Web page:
• by Lumpy ( 12016 )

      And I would LOVE to see you carry them. Stupidity is not taking advantage of modern tech. I disagree with PDF, I think Epub or Mobi a format that works on epaper devices that can run off of small solar panels that are 5W in size.

      If cared for a kindle DX can last 100 years. Unless you made the books properly by hand binding with thread and leather on very high end paper, they will not make it 100 years in use. I know this for a fact, I have several 100 year old books and they are all falling apar

    • by bwcbwc ( 601780 )

      In other words, you're advocating to restore the original works...

    • Still makes no sense, because of this quote:

      In order to make an apple pie from scratch, you must first create the universe.

      (Carl Sagan)

    • Don't worry, I've bookmarked the page on my smartphone. Shoot me an email if the apocalypse happens!

    • And the first few chapters should detail how to build and operate a printing press.
  • Used to be you could get a plow attachment for your jeep.
  • The Knowledge (Score:5, Interesting)

    by Mr 44 ( 180750 ) on Tuesday October 28, 2014 @02:31AM (#48248583)

    Various people have been mulling this idea around before, summary could do a better job of giving credit to previous works. Primarily, Lewis Dartnell's recent book, The Knowedge: How to Rebuild Our World from Scratch [amazon.com] covers exactly this topic quite well.

    Human knowledge is collective, distributed across the population. It has built on itself for centuries, becoming vast and increasingly specialized. Most of us are ignorant about the fundamental principles of the civilization that supports us, happily utilizing the latestâ"or even the most basicâ"technology without having the slightest idea of why it works or how it came to be. If you had to go back to absolute basics, like some sort of postcataclysmic Robinson Crusoe, would you know how to re-create an internal combustion engine, put together a microscope, get metals out of rock, accurately tell time, weave fibers into clothing, or even how to produce food for yourself?

      Regarded as one of the brightest young scientists of his generation, Lewis Dartnell proposes that the key to preserving civilization in an apocalyptic scenario is to provide a quickstart guide, adapted to cataclysmic circumstances. The Knowledge describes many of the modern technologies we employ, but first it explains the fundamentals upon which they are built. Every piece of technology rests on an enormous support network of other technologies, all interlinked and mutually dependent. You canâ(TM)t hope to build a radio, for example, without understanding how to acquire the raw materials it requires, as well as generate the electricity needed to run it. But Dartnell doesnâ(TM)t just provide specific information for starting over; he also reveals the greatest invention of them allâ"the phenomenal knowledge-generating machine that is the scientific method itself.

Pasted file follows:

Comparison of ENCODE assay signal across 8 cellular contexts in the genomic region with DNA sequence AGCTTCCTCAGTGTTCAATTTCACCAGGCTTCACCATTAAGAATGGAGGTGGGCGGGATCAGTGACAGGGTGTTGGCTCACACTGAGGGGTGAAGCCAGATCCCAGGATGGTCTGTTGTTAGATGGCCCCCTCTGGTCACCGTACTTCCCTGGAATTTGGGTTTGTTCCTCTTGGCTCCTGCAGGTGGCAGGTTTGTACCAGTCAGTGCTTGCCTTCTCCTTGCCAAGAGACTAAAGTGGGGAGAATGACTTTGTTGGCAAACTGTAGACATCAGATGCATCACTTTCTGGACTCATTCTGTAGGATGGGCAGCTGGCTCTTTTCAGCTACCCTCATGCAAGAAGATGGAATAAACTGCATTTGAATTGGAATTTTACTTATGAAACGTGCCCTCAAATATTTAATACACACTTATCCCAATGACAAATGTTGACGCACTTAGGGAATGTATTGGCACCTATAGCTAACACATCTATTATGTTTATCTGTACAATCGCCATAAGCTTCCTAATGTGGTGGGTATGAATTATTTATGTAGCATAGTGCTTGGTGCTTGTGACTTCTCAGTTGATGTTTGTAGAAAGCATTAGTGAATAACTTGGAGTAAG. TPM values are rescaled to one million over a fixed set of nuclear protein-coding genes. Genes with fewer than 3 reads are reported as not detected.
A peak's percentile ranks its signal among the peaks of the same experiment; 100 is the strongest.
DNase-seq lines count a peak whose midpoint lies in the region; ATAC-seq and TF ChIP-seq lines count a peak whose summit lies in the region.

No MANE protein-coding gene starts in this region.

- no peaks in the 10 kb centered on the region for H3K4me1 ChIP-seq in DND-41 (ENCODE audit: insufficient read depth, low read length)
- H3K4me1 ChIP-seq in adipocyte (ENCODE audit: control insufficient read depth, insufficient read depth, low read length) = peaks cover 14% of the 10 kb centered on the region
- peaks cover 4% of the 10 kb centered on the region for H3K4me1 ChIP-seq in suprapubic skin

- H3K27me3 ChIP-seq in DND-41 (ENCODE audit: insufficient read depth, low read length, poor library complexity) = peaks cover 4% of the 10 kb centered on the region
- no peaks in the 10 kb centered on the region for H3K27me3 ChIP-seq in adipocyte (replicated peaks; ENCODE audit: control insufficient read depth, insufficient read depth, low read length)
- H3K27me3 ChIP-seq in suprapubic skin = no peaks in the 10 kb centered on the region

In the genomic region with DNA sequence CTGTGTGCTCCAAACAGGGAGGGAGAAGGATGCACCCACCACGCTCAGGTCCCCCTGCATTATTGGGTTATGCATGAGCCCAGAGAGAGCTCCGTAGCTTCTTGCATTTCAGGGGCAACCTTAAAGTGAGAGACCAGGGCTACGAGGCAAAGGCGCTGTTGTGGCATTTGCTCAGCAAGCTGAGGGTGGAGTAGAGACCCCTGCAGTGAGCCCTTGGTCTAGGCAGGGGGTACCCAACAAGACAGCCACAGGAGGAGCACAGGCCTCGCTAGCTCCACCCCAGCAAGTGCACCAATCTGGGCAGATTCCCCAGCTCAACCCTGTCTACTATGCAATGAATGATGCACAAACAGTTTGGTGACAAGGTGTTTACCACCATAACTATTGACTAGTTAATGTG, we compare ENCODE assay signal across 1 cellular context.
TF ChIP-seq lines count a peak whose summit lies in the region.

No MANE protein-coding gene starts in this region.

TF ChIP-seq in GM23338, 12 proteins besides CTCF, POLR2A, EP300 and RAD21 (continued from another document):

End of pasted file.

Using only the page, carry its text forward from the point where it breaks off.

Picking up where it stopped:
• by Jesrad ( 716567 ) on Tuesday October 28, 2014 @05:57AM (#48249173) Journal

      The Long Now Foundation [longnow.org] has been covering this issue pretty well, too, with its 'Manual for Civilisation project'. They actually built a place with airtight shelves and started stockpiling actual books, which beats piling PDF files in a webserver anyday in long-term storage and techno-breakup resilience. They even store spores and seeds of all kinds of useful plants, and have a project for preserving animal DNA & eggs too.

    • You canâ(TM)t hope to build a radio, for example, without understanding how to acquire the raw materials it requires, as well as generate the electricity

      Interesting example of where you can seriously jumpstart things. People were drawing wire back in ancient times, and regardless of what they actually were, we know that even batteries were being built back then. The old "cat whisker" style receiver required only a coil of wire, a galena (semiconductor) crystal, and some sort of earphone, which is basically another coil of wire and a thin ferromagnetic metal plate.

      Transmitters are harder, since you need oscillating circuits, not to mention more power (especi